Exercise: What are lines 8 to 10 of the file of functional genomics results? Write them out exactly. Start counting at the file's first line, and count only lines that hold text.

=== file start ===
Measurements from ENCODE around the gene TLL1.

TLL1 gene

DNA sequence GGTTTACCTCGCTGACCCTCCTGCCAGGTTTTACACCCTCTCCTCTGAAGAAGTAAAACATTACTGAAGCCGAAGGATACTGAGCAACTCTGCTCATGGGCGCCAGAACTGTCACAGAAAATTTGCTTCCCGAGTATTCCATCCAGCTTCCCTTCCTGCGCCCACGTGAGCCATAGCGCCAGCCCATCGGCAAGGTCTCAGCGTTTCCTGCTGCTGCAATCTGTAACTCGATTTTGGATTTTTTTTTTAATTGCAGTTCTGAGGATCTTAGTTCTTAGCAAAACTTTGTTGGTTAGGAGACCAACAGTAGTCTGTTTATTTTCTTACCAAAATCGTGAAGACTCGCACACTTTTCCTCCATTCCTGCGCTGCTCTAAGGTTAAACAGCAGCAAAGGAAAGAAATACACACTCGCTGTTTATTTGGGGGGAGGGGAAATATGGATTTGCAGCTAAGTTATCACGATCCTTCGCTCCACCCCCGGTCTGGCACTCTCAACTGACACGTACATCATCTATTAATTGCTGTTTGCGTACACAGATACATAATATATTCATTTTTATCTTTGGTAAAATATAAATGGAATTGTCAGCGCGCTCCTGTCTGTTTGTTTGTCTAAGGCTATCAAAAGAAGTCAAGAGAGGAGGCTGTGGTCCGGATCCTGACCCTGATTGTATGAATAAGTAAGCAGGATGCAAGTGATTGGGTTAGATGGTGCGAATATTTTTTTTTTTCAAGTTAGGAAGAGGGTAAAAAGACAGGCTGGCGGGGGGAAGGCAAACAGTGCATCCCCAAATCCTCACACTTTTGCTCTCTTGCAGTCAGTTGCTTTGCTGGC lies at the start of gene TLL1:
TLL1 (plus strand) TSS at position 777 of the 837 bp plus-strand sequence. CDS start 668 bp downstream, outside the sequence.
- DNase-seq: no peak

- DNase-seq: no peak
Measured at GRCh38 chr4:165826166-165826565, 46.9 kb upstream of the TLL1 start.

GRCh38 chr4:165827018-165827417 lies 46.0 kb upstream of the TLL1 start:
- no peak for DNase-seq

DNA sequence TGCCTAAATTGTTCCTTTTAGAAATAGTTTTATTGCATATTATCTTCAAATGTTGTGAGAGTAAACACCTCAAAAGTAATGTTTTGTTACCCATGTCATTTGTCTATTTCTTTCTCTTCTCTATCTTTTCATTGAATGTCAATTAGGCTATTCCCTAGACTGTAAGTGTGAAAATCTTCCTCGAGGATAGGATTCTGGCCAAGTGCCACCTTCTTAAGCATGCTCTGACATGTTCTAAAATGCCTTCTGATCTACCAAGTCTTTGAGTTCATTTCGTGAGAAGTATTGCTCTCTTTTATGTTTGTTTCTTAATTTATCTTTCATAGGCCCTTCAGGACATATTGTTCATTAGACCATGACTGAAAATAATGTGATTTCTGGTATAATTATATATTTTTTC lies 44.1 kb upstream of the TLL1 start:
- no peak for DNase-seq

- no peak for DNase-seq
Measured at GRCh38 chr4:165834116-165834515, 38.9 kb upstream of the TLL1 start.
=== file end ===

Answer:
GRCh38 chr4:165827018-165827417 lies 46.0 kb upstream of the TLL1 start:
- no peak for DNase-seq

DNA sequence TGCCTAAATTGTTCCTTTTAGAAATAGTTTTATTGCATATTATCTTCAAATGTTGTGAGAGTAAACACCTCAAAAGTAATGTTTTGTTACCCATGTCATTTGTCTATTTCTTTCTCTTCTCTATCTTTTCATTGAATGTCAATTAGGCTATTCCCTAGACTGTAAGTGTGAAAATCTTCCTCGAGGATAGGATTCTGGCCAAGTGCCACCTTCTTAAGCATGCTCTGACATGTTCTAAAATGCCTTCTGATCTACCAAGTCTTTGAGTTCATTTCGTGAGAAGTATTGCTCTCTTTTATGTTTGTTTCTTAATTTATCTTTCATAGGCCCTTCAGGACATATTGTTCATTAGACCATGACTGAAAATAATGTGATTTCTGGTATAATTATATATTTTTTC lies 44.1 kb upstream of the TLL1 start: